Americana by Cornell and Diehl

Americana by Cornell and Diehl - Pipe Tobacco ReviewAmericana (Bulk #127) from Cornell and Diehl is listed under the “English Blends” category on their web site. I guess that will have to do being they don’t have something like an “American Blend” category. Categorizing tobacco is difficult business. Pipe smokers arriving at Americana’s doorstep looking for something tasting similar to Dunhill’s Nightcap or G.L. Pease’s Westminster may think they showed up at the wrong place.

Burley, to my tastes, is the main attraction here. Yes, the Latakia is present in significant quantities; you’ll never forget it’s there. The thing is, Latakia alongside Virginia and Oriental may as well be an entirely different condiment than the very same Latakia up against a sturdy proportion of Burley. It behaves differently on the taste buds with both types of blends.

With Americana I notice big, rich, deep, dark earthy tones much more than the leather and woodsy flavors. Is the Latakia shoring up the richness of the Burley or is the Burley beefing up the richness of the Latakia? I’ll let you decide. All I can tell you is that between what I assume is a measure of some dark fired or Kentucky Burley and the Latakia, this is a rich blend.

It seems the Burley has two parts to play. I’m not confident I can identify the other types of Burley at work in Cornell and Diehl Americana, but I can say they add structure and a dry finish. By structure I mean that the Burley is what supports the other flavors. It may not comprise the greatest portion of leaf in the recipe, but it is the base. When I say dry finish, I am describing the lack of any lingering sweetness.

This is not to say you won’t notice the tang and sweetness of the Virginias if you pay attention. They are there, and I am glad they are. They do help the blend along whether I am noticing them or not. This is much like the role Cornell and Diehl’s unsweetened black cavendish plays. It certainly isn’t a core component of the flavor but does seem to act as a bridge of sorts between all the other flavors. Incidentally, Cornell and Diehl’s very special unsweetened black cavendish is so good I can (and have) smoked it by itself. Wonderful stuff!

Everything is balanced very nicely to bring about a very smoke-able yet stout American blend. The blender, Bob Runowski, has managed to keep Americana from being harsh while allowing it to be stern. If you are sensitive to nicotine I recommend a slow pace in a comfortable chair and no operating heavy machinery. I experience no tongue bite and moderate palate fatigue. Not that I am ever ready to follow up a bowl of Americana with something else anytime soon.

While it doesn’t stack up as a English blend by my definition,* I don’t think it should be expected to. These old time American style blends are a class to themselves. For anyone wanting to explore what excellent burley has to offer or who wants to take a time machine back half a century to see what your average everyday tobacco blend may have been like, Americana has my recommendation.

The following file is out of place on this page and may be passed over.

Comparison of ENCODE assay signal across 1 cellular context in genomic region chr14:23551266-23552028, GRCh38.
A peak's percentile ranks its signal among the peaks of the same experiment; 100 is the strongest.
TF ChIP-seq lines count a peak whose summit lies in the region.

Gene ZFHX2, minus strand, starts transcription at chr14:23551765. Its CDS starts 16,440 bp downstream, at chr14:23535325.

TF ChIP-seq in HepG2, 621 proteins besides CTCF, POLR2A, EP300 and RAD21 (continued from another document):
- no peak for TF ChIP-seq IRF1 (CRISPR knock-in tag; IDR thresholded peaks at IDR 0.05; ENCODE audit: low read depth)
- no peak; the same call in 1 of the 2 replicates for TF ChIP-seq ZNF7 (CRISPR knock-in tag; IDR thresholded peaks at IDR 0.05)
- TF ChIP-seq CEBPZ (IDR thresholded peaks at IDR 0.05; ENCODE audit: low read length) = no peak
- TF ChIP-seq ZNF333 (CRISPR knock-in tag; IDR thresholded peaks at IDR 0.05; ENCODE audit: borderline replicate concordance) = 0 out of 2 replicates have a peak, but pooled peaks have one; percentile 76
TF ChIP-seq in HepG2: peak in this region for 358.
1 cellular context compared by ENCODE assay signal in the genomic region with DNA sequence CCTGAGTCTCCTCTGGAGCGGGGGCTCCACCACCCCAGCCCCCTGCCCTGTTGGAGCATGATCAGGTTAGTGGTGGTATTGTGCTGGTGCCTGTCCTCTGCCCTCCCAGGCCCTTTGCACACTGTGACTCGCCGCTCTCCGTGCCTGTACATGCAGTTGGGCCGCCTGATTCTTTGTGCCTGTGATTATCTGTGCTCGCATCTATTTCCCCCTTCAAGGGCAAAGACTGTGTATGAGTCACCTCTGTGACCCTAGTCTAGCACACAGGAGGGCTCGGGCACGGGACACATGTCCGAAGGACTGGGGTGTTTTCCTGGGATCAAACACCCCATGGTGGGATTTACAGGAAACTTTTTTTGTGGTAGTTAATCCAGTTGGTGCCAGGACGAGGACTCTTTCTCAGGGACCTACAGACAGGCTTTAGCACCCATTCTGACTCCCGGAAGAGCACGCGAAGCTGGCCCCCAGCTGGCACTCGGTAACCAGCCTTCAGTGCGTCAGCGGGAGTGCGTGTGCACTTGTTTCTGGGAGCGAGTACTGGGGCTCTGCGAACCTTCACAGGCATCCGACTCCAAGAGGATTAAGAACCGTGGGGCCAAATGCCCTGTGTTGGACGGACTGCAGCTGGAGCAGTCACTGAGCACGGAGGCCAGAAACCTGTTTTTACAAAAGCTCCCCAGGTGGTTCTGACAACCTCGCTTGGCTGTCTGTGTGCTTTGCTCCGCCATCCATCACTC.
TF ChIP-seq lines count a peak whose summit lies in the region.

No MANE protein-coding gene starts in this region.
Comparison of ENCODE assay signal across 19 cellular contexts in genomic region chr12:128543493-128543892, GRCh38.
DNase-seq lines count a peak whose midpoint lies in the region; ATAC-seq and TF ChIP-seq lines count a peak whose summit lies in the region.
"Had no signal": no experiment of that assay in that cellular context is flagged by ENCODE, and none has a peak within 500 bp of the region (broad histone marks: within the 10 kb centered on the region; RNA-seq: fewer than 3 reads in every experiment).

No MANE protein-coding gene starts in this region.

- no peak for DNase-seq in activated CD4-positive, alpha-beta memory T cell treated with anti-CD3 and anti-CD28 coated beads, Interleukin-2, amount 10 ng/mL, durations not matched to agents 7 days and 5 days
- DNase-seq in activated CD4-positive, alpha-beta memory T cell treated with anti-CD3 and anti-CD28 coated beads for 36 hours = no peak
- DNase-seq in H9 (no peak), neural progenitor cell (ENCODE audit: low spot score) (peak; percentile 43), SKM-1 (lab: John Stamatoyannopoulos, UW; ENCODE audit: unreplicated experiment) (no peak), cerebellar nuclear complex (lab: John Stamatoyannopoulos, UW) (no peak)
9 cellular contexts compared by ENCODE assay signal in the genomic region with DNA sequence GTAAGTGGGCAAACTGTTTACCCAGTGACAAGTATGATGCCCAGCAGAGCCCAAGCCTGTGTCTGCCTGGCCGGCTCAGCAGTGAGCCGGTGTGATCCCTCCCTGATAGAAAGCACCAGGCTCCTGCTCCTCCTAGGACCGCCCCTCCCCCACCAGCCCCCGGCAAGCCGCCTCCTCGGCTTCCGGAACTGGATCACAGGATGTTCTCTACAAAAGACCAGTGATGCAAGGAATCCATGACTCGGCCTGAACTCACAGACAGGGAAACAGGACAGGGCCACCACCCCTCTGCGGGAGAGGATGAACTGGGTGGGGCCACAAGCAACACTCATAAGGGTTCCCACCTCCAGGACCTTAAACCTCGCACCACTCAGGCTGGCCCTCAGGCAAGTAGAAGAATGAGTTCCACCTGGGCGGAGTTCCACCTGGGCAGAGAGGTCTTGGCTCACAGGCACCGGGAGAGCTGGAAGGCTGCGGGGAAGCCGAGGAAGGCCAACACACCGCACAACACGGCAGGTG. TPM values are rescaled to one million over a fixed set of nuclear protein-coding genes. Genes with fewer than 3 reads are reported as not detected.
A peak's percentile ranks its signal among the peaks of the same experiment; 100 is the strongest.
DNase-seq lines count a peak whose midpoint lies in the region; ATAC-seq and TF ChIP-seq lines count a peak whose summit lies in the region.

This is a staple in my personal rotation and I have been ordering it by the pound over the last year or two. You will have a difficult time finding it at retailers. You can easily order it directly from Cornell and Diehl.

*Defining the categories such as American blend, English blend, Balkan, aromatic, etc is about 80% subjective opinion much of the time. Don’t put a lot of weight on my, or anyone else’s definitions and categories, best to always let the blend speak for itself.

If you’ve already tried it, please let me know your thoughts about it in the comments. Questions and other observations are welcome too.


Three Friars by Cornell and Diehl

I have found Cornell and Diehl Three Friars to be a superb anytime Virginia blend with a bright vivid flavor and enough Burley and Perique to add just the right amount of body and zing for a great warm weather smoke.

Three Friars tin by Cornell and Diehl

Tin Description

“A combination of Virginia ribbon, Brown Virginia, Burley, and Perique.”


Epiphany by Cornell and Diehl Pipe Tobacco Review with Video

This review of Cornell and Diehl’s Epiphany is long overdue. As much as I smoke of this stuff I can’t figure out why it took so long to get around to posting the review.

Tin Description
We have a delightful new light English blend called Epiphany. Epiphany is reminiscent of the original Revelation blend that was said to be the favorite of a certain reknowned thinker named Einstein. Epiphany is another classic Tarler/Runowski blend of Va, Burleys, Latakia and Perique in perfect balance and harmony.


Shops Renaming Bulk Tobaccos

This is something that has bothered me as long as I’ve been aware of it. The light came on at my own local shop when the guy called one of the jarred bulks “their blend” and I noticed there was no back room where they might have a blending table. Then there were the telltale five pound foil bags I noticed they’d refill the jars from.

What I’m talking about:

bulk pipe tobacco in jars

The practice of renaming bulk tobacco blends does not pass the sniff test

The business practice I will be discussing to and so many shops employ is purchasing bulk tobaccos from a manufacturer, pouring it from the five-pound foil bag into a jar, creating their own name for it, and calling it a house blend.

This is pretty much an industry standard. Many pipe smokers I’ve discussed this with say “that’s just the way it is – its how its always been done.” That’s factual information but not meaningful. I contend this business practice creates problems for pipe smokers. This is why I address it.